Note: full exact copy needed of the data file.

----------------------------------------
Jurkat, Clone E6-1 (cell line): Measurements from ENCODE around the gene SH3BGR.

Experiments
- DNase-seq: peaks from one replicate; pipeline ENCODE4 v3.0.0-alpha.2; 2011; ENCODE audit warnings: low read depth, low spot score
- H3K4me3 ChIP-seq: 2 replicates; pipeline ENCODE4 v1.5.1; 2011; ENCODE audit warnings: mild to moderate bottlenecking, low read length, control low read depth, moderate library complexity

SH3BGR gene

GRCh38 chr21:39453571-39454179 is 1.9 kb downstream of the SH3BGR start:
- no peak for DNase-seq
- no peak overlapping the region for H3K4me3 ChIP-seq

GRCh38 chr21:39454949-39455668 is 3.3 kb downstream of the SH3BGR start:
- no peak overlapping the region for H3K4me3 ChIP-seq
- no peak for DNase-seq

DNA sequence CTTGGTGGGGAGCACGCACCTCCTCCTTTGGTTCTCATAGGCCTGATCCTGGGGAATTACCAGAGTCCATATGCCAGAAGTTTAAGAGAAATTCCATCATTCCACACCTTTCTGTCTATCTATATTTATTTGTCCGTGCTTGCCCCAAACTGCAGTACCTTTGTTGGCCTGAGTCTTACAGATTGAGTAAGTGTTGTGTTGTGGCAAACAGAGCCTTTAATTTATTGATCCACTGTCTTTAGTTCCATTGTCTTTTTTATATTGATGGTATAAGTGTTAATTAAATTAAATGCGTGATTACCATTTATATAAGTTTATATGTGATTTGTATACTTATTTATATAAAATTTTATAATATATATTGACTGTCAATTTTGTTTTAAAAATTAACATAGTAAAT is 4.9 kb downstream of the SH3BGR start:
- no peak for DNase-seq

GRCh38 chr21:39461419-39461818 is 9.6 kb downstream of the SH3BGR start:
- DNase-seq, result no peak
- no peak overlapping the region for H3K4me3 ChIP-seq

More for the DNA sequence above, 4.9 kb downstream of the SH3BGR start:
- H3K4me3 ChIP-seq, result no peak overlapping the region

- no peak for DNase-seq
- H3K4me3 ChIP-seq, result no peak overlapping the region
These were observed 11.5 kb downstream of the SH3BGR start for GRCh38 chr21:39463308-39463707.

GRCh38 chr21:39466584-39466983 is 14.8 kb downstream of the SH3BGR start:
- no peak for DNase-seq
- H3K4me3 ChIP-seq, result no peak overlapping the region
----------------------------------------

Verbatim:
Jurkat, Clone E6-1 (cell line): Measurements from ENCODE around the gene SH3BGR.

Experiments
- DNase-seq: peaks from one replicate; pipeline ENCODE4 v3.0.0-alpha.2; 2011; ENCODE audit warnings: low read depth, low spot score
- H3K4me3 ChIP-seq: 2 replicates; pipeline ENCODE4 v1.5.1; 2011; ENCODE audit warnings: mild to moderate bottlenecking, low read length, control low read depth, moderate library complexity

SH3BGR gene

GRCh38 chr21:39453571-39454179 is 1.9 kb downstream of the SH3BGR start:
- no peak for DNase-seq
- no peak overlapping the region for H3K4me3 ChIP-seq

GRCh38 chr21:39454949-39455668 is 3.3 kb downstream of the SH3BGR start:
- no peak overlapping the region for H3K4me3 ChIP-seq
- no peak for DNase-seq

DNA sequence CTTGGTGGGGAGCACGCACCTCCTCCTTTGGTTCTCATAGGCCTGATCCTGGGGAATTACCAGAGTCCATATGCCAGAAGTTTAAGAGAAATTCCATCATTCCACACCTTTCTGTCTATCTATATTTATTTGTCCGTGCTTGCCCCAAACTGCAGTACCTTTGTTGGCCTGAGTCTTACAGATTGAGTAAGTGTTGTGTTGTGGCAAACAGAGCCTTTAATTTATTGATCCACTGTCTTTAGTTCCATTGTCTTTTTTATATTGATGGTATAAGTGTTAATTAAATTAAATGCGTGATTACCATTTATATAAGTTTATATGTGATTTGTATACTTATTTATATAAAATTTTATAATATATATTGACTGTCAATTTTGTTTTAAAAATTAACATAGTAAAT is 4.9 kb downstream of the SH3BGR start:
- no peak for DNase-seq

GRCh38 chr21:39461419-39461818 is 9.6 kb downstream of the SH3BGR start:
- DNase-seq, result no peak
- no peak overlapping the region for H3K4me3 ChIP-seq

More for the DNA sequence above, 4.9 kb downstream of the SH3BGR start:
- H3K4me3 ChIP-seq, result no peak overlapping the region

- no peak for DNase-seq
- H3K4me3 ChIP-seq, result no peak overlapping the region
These were observed 11.5 kb downstream of the SH3BGR start for GRCh38 chr21:39463308-39463707.

GRCh38 chr21:39466584-39466983 is 14.8 kb downstream of the SH3BGR start:
- no peak for DNase-seq
- H3K4me3 ChIP-seq, result no peak overlapping the region